One Drop: A Daughter's Story of Race and Family Secrets
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Two months before he died of cancer, renowned literary critic Anatole Broyard called his grown son and daughter to his side, intending to reveal a secret he had kept all their lives and most of his own: he was black. But even as he lay dying, the truth was too difficult for him to share, and it was his wife who told Bliss that her WASPy, privileged Connecticut childhood had come at a price. Ever since his own parents, New Orleans Creoles, had moved to Brooklyn and began to "pass" in order to get work, Anatole had learned to conceal his racial identity. As he grew older and entered the ranks of the New York literary elite, he maintained the façade. Now his daughter Bliss tries to make sense of his choices and the impact of this revelation on her own life. She searches out the family she never knew in New York and New Orleans, and considers the profound consequences of racial identity. With unsparing candor and nuanced insight, Broyard chronicles her evolution from sheltered WASP to a woman of mixed race ancestry.
verisimilitude and focusing on the action of making the painting itself. French existentialism, by way of translations of Sartre and Camus in the Partisan Review, landed on the Village’s newsstands. Understood originally as more an emotional response to the war in Europe than a formal philosophy, existentialism’s emphasis on individual freedom and absurdity appealed to the prevailing zeitgeist. As Irving Howe, a contributor to the Partisan Review in the early cold war years, observed, “Ideology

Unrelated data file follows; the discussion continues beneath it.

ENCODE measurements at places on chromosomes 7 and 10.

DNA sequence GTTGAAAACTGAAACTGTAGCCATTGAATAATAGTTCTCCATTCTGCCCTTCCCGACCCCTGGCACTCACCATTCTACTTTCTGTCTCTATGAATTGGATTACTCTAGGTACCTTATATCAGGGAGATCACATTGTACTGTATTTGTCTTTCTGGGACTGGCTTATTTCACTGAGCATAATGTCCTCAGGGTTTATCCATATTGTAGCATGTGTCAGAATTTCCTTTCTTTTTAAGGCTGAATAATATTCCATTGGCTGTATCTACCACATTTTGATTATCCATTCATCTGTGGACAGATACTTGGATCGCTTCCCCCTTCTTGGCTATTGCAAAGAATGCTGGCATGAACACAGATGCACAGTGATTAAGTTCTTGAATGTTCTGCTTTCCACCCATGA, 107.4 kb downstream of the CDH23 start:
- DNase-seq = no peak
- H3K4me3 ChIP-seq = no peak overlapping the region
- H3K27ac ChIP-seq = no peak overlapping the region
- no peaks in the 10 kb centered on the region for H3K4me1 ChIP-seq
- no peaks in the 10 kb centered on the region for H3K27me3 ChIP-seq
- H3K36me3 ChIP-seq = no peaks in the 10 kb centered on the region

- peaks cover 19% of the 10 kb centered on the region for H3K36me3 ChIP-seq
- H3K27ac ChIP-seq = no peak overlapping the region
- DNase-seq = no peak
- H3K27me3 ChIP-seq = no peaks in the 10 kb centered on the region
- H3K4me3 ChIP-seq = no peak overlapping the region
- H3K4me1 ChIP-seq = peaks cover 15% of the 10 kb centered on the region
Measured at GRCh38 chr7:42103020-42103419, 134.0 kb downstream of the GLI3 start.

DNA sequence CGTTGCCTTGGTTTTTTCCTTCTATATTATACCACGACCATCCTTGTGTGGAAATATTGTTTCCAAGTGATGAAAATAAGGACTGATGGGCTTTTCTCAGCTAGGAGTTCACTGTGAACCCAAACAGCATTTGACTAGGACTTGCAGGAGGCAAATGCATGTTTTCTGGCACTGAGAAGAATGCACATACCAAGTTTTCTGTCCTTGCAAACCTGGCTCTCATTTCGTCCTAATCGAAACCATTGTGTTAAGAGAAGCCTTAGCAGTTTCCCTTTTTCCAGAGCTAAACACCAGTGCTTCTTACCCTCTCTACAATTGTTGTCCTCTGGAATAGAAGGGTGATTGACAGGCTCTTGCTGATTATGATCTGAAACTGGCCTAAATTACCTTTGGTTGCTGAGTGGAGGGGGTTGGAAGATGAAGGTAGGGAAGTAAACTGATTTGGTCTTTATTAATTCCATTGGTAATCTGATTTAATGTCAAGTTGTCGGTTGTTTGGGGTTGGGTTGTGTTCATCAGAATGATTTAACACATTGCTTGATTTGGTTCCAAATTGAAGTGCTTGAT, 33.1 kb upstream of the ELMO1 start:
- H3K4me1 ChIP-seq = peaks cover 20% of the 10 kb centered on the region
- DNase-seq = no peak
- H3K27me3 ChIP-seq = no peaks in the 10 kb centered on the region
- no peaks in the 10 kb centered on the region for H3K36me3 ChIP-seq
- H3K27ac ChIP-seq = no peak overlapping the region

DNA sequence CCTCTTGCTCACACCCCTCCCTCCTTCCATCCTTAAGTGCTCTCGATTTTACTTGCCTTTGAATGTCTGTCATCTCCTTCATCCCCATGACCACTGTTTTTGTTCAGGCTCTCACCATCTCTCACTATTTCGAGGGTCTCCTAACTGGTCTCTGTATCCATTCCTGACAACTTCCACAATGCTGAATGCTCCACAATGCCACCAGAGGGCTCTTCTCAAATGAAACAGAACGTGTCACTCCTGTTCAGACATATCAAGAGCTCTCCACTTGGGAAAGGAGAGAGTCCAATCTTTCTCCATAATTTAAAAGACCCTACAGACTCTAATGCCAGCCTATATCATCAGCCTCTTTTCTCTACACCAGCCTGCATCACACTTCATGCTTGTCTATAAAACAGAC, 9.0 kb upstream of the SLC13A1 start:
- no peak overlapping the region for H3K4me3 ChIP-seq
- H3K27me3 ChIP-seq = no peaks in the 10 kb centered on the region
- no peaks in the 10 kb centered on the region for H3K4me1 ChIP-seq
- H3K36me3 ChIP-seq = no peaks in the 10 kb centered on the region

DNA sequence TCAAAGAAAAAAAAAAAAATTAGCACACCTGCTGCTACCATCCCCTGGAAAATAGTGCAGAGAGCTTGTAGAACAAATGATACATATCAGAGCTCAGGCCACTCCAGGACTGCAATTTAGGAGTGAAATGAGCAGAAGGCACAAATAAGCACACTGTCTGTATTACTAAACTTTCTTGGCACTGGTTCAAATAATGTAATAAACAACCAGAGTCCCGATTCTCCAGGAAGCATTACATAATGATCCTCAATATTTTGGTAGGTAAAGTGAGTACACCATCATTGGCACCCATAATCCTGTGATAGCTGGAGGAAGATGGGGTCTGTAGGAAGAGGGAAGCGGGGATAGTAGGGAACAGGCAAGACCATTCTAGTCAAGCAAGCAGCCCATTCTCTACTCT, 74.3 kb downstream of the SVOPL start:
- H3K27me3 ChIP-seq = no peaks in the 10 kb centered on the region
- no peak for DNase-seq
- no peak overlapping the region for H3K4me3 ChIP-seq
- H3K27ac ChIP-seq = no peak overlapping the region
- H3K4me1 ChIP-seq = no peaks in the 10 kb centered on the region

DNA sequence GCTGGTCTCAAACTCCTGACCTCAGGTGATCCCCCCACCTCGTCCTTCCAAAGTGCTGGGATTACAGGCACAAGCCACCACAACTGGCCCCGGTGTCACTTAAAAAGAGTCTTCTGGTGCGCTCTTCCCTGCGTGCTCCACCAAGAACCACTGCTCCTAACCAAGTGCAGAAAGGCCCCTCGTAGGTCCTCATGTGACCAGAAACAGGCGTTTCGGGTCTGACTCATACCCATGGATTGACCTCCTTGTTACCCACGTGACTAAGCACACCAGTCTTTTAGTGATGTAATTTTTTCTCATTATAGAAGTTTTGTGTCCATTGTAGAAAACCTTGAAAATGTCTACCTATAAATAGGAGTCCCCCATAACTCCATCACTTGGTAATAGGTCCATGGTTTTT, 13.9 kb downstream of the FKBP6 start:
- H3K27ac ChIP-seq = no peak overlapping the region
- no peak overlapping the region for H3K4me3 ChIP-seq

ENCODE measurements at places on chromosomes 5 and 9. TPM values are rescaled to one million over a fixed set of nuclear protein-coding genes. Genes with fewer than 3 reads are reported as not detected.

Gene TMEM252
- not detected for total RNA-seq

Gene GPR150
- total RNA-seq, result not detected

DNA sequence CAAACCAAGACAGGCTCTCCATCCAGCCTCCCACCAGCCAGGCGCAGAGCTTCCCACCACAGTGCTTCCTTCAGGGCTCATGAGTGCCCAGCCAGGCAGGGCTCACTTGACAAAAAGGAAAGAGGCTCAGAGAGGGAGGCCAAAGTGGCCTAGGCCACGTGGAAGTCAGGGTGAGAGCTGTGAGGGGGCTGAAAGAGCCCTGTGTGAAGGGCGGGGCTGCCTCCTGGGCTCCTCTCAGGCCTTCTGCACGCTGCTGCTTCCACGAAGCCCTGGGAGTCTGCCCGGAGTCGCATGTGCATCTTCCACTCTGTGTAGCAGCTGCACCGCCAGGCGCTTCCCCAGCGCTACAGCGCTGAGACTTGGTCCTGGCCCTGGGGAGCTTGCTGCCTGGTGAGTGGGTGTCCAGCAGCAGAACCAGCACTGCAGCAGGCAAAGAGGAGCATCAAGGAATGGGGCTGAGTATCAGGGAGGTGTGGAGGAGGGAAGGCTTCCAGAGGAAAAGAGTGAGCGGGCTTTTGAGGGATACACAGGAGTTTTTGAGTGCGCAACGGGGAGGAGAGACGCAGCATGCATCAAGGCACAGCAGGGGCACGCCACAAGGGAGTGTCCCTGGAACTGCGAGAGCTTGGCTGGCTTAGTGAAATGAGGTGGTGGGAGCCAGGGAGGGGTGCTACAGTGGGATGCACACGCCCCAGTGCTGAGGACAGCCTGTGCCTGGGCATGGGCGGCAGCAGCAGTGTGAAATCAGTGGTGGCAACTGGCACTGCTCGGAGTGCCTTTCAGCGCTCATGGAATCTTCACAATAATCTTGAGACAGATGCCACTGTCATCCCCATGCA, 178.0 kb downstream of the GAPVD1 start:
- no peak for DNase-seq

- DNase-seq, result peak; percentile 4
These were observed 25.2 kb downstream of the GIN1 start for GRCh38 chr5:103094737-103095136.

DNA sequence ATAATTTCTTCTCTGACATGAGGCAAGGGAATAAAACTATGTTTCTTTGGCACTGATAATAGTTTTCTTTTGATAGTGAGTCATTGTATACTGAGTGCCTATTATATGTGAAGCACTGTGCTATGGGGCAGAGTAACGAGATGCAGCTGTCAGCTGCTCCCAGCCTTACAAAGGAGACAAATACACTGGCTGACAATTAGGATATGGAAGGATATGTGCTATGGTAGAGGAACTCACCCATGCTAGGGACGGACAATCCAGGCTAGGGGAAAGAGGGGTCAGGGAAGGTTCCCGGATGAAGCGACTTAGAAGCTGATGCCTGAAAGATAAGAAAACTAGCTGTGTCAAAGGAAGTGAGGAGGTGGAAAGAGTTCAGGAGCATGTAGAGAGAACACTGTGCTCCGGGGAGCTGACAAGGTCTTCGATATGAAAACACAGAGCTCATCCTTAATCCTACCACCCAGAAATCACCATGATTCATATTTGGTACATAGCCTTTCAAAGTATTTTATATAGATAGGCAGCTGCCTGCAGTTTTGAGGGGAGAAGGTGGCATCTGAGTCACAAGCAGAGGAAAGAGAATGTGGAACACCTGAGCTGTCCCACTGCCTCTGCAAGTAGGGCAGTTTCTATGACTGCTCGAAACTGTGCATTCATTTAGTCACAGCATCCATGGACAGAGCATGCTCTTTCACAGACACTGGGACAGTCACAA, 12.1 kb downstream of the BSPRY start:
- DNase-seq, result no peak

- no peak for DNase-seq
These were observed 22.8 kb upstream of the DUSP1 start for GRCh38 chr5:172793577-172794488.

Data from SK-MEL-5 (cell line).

in Greenwich Village. Sitting on the floor of the living room, I sort the letters into piles: the ones from his mother and Lorraine; the ones from his first wife, Aida, and their daughter; the letters from friends—Ernest, Milton Klonsky, Michael Vincent Miller, Vincent Livelli, and a junkie named Stanley Gould who writes from prison to thank my father for sending him some cash and a change of clothes for his release. There are notes from fans about stories and essays he’d written, professional
not exactly. My mother returned to the table and sat down. I was quiet while we paid the bill. We accompanied Shirley to her corner on the way back to the car. Just before we parted, she clasped her hands to her chest and said: “I can’t wait to call Frank and tell him we have the ashes back!” I’ve continued to visit Shirley or talk to her on the phone a couple of times a year. Her warmth toward me always takes me slightly by surprise. When I tell her that my boyfriend and I are thinking about
her stilted effort to get us talking, and, most of all, at the foreignness of this shiny fragile limb, my father’s foot, in my lap. I mumbled that I was afraid of the pain. “There are things they can do for the physical pain, but there’s psychological pain too, and that’s harder to deal with.” My mother talked about a family therapist my parents began seeing when my father refused to go along with the vitamin cure. She mentioned the need for a dialogue and getting things out into the open. My
new star. I wondered about my ancestral city, New Orleans, and how one place and one family could give rise to three such different approaches to being black—or not—in the world. And I knew that before I could understand what my father’s blackness meant to him, and means to me, I would have to go back to the place where his secret history began. II. Infinity of Traces -10- In Washington, DC, across Louisiana, and especially in New Orleans, I searched for the story of my father’s